UPDATE from International Business Times
Thursday, November 10, 2011 5:13 PM EST
MV Rena Cargo to be Removed Soon, 100 More Hours to Pump the Oil Out
By Arlene Paredes
Locating devices called "pingers" have been fastened to cargoes aboard the ill-fated MV Rena as the salvage team moves to finish pumping oil off the grounded cargo vessel.
It has been more than a month since the Rena accidentally hit a reef and got wedged in, crippling the vessel, and causing oil spills around the Bay of Plenty - the worst maritime disaster in New Zealand.
Salvagers working aboard the boat have fixed 35 pingers and 200 more will be attached to the rest of the containers holding dangerous goods and those likely to fall off the ship.
Salvage master Captain Drew Shannon said his team will get to as many cargoes as possible.
Meanwhile, the remaining 358 tonnes of oil from Rena will require about 100 hours of continuous pumping in the right conditions.
"There is still a strong likelihood further oil will be released, but the more oil removed from the ship, the lower the risk," Maritime New Zealand national on-scene commander Rob Service said.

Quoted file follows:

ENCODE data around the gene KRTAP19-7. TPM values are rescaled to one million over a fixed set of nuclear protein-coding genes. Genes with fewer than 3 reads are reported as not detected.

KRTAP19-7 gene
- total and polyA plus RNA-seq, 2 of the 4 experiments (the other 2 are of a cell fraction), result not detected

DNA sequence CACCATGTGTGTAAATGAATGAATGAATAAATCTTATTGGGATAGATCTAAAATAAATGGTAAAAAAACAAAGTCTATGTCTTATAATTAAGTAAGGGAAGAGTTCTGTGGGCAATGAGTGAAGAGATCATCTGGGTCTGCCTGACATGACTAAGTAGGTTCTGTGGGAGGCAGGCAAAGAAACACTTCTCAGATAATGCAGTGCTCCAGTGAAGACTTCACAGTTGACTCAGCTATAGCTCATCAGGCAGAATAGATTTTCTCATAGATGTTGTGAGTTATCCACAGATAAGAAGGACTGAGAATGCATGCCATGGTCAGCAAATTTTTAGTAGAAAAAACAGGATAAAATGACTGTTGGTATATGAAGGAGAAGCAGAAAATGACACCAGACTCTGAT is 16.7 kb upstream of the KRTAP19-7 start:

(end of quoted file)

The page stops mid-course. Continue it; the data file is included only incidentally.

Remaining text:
As lifting of cargoes got under way, a 6000-tonne container barge was successfully tested for the next stage of operations. The ST60, chartered from Australia, carries one 280-tonne crane to free the cargoes from their locks and transfer them.
"There have been other container ships placed in similar situations and we are drawing on industry to assist with the method and means of actually removing the containers," said Shannon.
Shannon added every ship has a different procedure for locking, so his team will continue to study the situation as they go along.
The Rena's captain and second officer are facing charges under section 65 of the Maritime Transport Act which relates to operating a vessel causing unnecessary danger or risk to a person or property. The charge carries a maximum penalty of $10,000, or a maximum term of imprisonment of 12 months.